Let’s take, for example, God’s wrath. The wrath of God can be allegorically likened to a loving father who sternly warns his child against touching a hot stove. The father’s prohibition is not borne out of anger or hatred but rather out of love and a desire to protect the child from harm. Yet, if the child disobeys and touches the stove, they inevitably get burned. This painful consequence is not a direct infliction by the father; rather, it’s a result of the child’s choice to ignore the father’s warning. The burn is not a symbol of the father’s wrath or anger but rather a natural consequence of the child’s disobedience. The father doesn’t delight in the child’s pain; instead, he takes this opportunity to help the child learn an important lesson. Similarly, God’s wrath is not about Him punishing us out of anger but about the natural consequences of our actions when we choose to ignore His guidance. He, like the loving father, hopes we learn and grow from these experiences, drawing closer to Him and understanding His will more fully.
In the Old Testament, God’s wrath manifested itself in the form of divine passivity; He refrained from protecting Israel from evil. For instance, Israel would sin in the worship of other idols – putting their trust in them – and in response, God declared through the prophets, “Fine, Israel, the pagan neighboring nation who is on their way to conquer you, and I won’t be there to protect you. Perhaps your other gods will help. Let’s see how that turns out. Good luck!” This was God’s wrath demonstrated in Israel’s real life. However, this had nothing to do with God hating or destroying Israel Himself (nor with the salvation of individual people.) Even when Israel suffered God’s wrath (lack of protection from evil), there were always individuals within Israel “who did not bow down to Baal,” yet they suffered the same wrath as the rest of Israel.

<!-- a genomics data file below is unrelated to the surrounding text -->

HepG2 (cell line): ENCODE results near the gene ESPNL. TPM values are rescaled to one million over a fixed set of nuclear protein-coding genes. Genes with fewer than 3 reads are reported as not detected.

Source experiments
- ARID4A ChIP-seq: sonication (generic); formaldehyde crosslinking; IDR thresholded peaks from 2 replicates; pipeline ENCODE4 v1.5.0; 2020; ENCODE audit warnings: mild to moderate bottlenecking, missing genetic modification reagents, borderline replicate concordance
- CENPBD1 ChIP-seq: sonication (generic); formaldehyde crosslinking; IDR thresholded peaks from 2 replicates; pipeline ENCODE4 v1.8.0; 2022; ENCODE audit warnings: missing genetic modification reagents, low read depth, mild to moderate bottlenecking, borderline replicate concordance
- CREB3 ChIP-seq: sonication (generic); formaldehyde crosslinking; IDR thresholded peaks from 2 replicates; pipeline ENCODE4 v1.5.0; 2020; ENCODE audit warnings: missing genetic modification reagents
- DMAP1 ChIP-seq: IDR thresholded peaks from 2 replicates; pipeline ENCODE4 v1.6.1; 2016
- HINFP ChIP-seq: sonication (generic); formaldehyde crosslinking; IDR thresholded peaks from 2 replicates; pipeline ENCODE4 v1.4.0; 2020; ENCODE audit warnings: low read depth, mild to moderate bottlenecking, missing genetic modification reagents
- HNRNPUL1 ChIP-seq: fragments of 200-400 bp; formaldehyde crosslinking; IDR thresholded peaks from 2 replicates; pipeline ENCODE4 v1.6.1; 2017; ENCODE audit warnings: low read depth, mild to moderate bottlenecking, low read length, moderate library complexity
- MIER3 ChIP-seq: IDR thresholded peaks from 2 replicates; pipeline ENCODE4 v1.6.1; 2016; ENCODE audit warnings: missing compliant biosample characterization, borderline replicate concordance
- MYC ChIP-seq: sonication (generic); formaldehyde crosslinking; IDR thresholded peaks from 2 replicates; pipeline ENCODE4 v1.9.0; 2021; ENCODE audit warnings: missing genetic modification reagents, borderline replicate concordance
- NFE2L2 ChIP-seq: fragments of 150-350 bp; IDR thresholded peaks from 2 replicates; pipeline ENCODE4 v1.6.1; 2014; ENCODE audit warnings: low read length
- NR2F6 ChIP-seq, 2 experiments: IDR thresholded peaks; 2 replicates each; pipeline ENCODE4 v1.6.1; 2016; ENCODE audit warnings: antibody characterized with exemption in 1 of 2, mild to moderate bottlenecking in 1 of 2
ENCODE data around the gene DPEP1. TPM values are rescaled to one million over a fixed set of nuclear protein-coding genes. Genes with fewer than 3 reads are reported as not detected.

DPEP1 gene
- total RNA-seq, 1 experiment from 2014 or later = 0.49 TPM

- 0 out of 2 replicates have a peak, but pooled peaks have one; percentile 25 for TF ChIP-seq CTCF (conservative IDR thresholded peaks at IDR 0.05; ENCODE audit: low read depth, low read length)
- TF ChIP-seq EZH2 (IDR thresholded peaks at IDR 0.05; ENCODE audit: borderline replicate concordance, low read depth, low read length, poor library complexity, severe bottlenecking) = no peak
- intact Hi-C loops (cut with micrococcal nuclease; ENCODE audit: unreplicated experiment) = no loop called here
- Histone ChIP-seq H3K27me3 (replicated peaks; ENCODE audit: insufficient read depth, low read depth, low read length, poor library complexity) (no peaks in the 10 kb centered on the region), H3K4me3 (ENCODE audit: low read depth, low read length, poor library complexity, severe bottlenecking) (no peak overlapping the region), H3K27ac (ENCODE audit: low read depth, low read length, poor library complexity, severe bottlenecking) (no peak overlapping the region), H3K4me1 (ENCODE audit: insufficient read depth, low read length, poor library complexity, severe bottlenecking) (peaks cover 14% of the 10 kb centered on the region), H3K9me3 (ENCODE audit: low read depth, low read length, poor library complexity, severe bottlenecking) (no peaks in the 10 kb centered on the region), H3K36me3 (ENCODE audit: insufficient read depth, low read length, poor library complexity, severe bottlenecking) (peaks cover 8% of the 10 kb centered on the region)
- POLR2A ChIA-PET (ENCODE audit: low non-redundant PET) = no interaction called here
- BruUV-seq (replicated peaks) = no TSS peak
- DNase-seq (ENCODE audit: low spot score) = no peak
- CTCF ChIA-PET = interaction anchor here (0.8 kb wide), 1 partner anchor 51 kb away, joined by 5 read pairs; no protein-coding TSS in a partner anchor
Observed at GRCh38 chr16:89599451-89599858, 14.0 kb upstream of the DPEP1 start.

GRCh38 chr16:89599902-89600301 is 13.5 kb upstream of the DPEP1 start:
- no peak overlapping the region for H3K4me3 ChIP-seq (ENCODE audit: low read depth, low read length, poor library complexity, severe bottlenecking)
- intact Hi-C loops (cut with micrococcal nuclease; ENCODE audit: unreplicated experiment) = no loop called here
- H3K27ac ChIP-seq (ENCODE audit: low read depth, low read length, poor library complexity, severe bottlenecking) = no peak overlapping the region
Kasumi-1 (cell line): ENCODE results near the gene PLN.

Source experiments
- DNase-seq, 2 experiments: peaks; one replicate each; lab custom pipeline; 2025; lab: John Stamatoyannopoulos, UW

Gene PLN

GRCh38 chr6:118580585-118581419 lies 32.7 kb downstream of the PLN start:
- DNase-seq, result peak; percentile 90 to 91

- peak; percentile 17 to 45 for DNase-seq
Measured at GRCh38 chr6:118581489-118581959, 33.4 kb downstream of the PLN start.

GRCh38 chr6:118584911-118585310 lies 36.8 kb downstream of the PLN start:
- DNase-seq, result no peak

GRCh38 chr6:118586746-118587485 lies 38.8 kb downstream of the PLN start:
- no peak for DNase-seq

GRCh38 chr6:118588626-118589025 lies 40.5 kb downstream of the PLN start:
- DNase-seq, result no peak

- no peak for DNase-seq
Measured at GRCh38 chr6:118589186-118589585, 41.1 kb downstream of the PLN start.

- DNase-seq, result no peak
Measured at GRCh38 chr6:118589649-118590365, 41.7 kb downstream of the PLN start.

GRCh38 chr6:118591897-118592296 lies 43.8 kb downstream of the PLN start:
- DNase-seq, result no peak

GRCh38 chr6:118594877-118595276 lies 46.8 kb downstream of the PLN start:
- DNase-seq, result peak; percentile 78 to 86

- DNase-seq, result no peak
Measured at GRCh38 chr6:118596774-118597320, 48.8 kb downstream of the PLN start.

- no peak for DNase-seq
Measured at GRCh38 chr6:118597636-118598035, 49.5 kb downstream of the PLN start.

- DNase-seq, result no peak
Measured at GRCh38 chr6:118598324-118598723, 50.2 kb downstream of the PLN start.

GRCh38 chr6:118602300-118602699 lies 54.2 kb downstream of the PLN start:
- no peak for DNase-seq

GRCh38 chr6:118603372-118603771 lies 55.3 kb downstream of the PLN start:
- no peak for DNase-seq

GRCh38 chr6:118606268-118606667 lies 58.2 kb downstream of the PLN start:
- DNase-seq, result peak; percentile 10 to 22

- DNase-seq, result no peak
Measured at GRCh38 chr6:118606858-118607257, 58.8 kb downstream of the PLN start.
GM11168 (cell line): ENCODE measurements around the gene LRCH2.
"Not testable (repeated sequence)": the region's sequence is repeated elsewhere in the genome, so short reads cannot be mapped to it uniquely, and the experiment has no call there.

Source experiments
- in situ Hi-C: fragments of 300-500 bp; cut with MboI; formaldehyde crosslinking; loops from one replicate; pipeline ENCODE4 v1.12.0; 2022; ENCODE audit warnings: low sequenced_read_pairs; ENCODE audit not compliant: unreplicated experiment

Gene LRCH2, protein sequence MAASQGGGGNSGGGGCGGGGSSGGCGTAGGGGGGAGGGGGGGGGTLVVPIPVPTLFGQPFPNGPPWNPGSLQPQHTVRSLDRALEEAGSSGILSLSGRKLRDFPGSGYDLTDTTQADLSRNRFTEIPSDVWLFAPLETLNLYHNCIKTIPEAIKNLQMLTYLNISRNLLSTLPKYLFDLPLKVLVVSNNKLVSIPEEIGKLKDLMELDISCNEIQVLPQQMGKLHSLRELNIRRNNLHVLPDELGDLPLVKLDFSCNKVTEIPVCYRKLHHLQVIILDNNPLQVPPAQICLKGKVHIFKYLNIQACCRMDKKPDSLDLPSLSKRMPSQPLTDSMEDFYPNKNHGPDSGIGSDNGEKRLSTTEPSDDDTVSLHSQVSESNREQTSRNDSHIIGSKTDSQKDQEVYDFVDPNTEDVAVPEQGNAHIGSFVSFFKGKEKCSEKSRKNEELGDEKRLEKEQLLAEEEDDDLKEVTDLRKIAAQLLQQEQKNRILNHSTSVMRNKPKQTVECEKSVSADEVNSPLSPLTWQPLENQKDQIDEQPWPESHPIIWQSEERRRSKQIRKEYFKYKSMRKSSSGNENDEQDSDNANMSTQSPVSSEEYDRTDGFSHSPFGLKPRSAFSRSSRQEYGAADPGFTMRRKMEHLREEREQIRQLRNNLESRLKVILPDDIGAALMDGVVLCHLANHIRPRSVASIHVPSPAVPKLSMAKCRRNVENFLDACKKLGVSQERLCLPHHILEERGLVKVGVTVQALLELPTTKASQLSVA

Later, Jesus, the Prophet of prophets, warned Israel, calling her once again to repent (Matthew 4:17), yet Israel rejected Christ. Consequently, the temple in Jerusalem was destroyed as the Roman pagans invaded and exiled our people. This, once again, also affected Jews who did believe in Jesus.
Applying the Interpretation to Our Lives
Once we have interpreted scriptures through this lens, it can inform our relationship with God and our daily living. Recognizing God as a perfect Father, who helps us mature with love, guides us with wisdom, and comforts us with compassion, can profoundly impact our trust in Him, willingness to obey His instruction, and overall well-being.
Understanding God as the perfect Father also fosters our spiritual growth. We become more patient with others and ourselves, understanding that, like a loving father, God nurtures our growth at a pace appropriate to us. We also become more trusting, knowing that God, like a devoted father, has our best interests at heart, even when we cannot immediately see the outcomes.
Recognizing God as the perfect Father allows us to see our own imperfections and struggles in a new light. Rather than viewing difficulties as evidence of punishment, abandonment, or unkindness, we can interpret them as part of our journey and spiritual growth and development. This is much like a caring father who allows his children to make their own mistakes but also helps them to navigate challenges to foster resilience and character development. This perspective encourages us to lean into these challenges with faith, knowing that our divine Father guides us even when we fall short, provides support, and turns everything in for our good.